For Arthur’s Ask Arthur Anything feature – I wonder where he got THAT idea? – I asked him one or two questions. One was “Other than Nigel [his late husband], whose death did you most mourn? Also what death of a public figure most affected you?” I’m going to focus on the latter.

Arthur wrote: “Two deaths affected me well afterward: Harvey Milk’s assassination in 1978 and Matthew Shepard’s murder twenty years later.” And it is true for me as well.

At the time, I thought Harvey Milk was the “other guy”, a city councilman killed along with San Francisco Mayor George Moscone by colleague Dan White. This happened only a short time after the Jonestown massacre, in which a large number of Bay Area residents died, traumatizing the community. Congressman Leo Ryan was also murdered in Guyana, tearfully announced by Moscone.

But by the time I saw the 2008 film Milk, I knew how important Harvey’s leadership was in LGBTQ+ rights. And that he went to school at the University at Albany.

I discussed Matthew Shepard in a comparison with Emmett Till, about whom I’ve written often. “Neither victim was a publicly known person; they weren’t activists in their respective civil rights struggles. Yet because Emmett’s mother had his battered body photographed in an open casket, because we saw the fence upon which Matthew was symbolically crucified, they were remembered nationally far beyond how the average murder victim is recalled.”

And yes, I protested in Albany against a certain ‘religious” Hate group, which came to town some years ago to complain about Laramie Project performances.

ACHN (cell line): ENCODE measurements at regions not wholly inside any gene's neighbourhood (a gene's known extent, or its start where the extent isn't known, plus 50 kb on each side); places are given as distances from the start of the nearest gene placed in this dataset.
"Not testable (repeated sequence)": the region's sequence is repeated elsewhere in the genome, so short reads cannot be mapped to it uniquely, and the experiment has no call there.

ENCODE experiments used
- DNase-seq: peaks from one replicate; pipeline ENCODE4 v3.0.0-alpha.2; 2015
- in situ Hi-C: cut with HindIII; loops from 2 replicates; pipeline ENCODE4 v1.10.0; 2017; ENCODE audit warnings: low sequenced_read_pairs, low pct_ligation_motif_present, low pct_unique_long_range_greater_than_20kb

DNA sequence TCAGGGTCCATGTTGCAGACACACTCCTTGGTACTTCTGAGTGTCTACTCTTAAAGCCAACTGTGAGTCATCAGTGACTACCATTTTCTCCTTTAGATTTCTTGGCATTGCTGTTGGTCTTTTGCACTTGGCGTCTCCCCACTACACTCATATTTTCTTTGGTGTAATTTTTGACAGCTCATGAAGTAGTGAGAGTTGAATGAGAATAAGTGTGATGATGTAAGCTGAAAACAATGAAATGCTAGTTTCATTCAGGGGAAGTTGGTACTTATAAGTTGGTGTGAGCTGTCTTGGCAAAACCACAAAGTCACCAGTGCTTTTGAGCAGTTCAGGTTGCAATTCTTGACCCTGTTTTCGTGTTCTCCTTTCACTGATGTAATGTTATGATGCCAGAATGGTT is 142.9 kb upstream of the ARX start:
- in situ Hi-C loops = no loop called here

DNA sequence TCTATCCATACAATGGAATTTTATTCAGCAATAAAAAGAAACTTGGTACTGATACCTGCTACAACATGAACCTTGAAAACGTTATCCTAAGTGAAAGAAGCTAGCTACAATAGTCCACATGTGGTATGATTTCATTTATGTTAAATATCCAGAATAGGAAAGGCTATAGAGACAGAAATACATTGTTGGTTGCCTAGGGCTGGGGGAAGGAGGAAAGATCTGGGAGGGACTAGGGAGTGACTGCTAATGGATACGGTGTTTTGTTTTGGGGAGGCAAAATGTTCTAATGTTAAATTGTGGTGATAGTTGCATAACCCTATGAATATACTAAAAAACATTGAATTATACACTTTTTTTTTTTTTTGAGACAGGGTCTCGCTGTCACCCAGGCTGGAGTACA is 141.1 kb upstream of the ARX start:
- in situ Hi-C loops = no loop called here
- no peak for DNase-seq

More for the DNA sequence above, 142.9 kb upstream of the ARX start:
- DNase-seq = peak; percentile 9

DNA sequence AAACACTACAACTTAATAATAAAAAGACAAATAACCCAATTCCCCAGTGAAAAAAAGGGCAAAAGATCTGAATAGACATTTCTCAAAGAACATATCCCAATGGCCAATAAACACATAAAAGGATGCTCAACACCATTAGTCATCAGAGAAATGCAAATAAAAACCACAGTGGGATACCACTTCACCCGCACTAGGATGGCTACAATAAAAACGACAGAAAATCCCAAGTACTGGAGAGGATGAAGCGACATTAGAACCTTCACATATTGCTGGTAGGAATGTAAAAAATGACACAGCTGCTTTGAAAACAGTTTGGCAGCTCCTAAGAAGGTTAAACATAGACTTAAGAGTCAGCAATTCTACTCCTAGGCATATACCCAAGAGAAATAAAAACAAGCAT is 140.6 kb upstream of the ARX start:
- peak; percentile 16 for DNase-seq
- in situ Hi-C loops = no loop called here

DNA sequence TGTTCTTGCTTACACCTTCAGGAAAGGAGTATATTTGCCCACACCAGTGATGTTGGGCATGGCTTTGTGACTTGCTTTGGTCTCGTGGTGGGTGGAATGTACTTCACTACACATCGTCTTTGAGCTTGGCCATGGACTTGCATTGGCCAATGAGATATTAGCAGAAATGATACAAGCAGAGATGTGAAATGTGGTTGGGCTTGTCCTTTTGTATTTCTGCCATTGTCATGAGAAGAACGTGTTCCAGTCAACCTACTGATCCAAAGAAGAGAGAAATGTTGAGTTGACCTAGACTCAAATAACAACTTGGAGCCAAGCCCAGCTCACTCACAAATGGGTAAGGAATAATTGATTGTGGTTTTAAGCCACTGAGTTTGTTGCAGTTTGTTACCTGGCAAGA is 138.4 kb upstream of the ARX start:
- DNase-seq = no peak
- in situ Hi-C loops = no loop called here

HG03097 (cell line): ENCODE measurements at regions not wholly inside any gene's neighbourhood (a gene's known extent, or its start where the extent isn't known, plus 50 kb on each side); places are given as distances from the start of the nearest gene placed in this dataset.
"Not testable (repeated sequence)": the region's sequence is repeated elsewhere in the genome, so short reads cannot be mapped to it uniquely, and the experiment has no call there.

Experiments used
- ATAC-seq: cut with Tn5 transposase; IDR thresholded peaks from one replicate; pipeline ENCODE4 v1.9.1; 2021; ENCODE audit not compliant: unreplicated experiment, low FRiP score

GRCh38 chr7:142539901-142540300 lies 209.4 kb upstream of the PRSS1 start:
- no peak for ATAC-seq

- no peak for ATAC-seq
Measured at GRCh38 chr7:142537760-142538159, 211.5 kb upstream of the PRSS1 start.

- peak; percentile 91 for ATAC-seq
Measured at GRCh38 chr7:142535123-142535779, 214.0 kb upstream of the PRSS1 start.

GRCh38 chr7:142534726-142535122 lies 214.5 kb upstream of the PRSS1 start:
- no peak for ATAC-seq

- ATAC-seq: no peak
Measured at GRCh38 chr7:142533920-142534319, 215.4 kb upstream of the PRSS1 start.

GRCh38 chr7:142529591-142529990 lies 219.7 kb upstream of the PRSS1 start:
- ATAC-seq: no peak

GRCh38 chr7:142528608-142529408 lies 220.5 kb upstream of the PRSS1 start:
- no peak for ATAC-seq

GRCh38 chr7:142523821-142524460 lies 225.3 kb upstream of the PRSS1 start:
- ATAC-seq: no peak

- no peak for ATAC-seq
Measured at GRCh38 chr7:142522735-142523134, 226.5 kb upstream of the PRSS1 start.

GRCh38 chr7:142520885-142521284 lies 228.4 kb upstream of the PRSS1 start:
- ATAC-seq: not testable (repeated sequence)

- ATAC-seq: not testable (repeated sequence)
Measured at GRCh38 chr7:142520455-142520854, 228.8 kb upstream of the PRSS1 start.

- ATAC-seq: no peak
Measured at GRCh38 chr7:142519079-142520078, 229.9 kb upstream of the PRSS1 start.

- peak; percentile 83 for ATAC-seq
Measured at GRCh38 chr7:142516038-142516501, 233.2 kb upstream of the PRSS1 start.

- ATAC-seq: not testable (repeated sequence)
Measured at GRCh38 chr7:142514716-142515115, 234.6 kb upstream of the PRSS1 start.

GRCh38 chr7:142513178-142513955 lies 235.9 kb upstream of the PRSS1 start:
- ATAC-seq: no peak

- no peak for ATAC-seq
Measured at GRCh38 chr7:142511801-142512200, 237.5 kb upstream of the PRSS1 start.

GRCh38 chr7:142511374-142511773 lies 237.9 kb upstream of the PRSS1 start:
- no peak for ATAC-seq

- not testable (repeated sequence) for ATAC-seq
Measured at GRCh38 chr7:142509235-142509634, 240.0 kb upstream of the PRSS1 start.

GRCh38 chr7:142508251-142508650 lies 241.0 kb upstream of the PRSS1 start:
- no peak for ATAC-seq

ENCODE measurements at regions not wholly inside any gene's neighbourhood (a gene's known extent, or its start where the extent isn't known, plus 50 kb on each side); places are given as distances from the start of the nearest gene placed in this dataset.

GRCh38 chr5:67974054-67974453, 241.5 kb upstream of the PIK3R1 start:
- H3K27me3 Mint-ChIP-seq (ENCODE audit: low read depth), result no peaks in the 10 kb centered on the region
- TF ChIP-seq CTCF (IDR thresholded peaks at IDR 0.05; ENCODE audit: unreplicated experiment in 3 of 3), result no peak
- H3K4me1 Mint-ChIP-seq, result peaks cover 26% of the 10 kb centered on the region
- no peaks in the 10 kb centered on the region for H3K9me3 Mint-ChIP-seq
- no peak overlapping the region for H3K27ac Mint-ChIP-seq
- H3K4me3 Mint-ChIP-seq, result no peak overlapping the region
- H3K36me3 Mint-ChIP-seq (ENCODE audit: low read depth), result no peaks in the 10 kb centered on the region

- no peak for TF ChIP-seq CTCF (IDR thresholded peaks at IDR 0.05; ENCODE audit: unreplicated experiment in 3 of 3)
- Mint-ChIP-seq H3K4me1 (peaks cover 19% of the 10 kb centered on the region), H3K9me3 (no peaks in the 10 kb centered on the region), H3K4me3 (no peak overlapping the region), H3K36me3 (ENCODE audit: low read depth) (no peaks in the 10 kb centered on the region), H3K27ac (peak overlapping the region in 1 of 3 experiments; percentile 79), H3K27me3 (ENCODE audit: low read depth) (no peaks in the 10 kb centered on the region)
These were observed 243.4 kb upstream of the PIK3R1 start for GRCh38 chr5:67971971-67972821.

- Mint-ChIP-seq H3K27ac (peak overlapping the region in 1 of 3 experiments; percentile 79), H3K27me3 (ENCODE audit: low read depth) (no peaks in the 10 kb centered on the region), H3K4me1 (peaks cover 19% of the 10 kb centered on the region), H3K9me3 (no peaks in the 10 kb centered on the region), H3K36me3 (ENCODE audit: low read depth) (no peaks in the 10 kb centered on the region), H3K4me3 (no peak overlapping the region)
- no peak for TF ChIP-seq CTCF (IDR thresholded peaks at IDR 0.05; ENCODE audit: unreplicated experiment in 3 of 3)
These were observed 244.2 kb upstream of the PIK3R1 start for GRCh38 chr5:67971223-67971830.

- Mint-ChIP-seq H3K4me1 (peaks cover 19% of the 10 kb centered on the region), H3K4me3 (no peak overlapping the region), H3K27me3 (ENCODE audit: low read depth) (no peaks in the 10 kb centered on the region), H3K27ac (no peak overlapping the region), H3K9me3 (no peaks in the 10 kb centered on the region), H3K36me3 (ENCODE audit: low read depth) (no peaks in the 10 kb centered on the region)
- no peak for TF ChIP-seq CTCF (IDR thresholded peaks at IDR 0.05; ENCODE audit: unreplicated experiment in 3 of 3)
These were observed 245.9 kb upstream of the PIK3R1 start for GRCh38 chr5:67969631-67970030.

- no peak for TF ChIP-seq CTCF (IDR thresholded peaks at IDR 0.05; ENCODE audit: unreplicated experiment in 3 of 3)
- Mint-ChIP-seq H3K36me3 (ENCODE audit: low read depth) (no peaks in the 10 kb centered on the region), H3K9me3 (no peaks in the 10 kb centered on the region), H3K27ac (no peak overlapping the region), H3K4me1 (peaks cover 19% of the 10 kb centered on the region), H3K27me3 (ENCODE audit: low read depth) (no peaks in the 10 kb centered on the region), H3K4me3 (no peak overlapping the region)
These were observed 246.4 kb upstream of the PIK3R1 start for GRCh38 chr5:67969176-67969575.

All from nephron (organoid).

Dead musicians

Unlike John Lennon’s assassination, which hit me immediately, George Harrison’s death didn’t have the same instant impact. I knew he was dying. It was after 9/11; in fact, he was on the cover of TIME magazine in late November 2001, the first cover that wasn’t about 9/11 or Afghanistan in a couple of months. As I played George’s music, and later, when I heard the  Concert For George, his passing developed a greater resonance.

Sometimes, I’ll point out to Brian Ibbott, host of the podcast Coverville, which music stars had birthdays the following month that were divisible by five. I noted that David Bowie would have been 75 on January 8, 2022. Someone commented, “There hasn’t been a David Bowie cover story since the tribute in 2016. January 10 will also be the sixth anniversary of this sad day. So, please!”

Weird thing. I was recently watching that bit with Bowie and Bing Crosby on the latter’s holiday special. You know, the one with the fascinating dialogue. I was thinking, “Crosby died [on October 14, 1977] before that thing aired.” And suddenly, I realized, “Bowie’s dead too!” This is obviously something I knew intellectually since I had written about it more than once. Yet it took me by surprise and made me quite sad.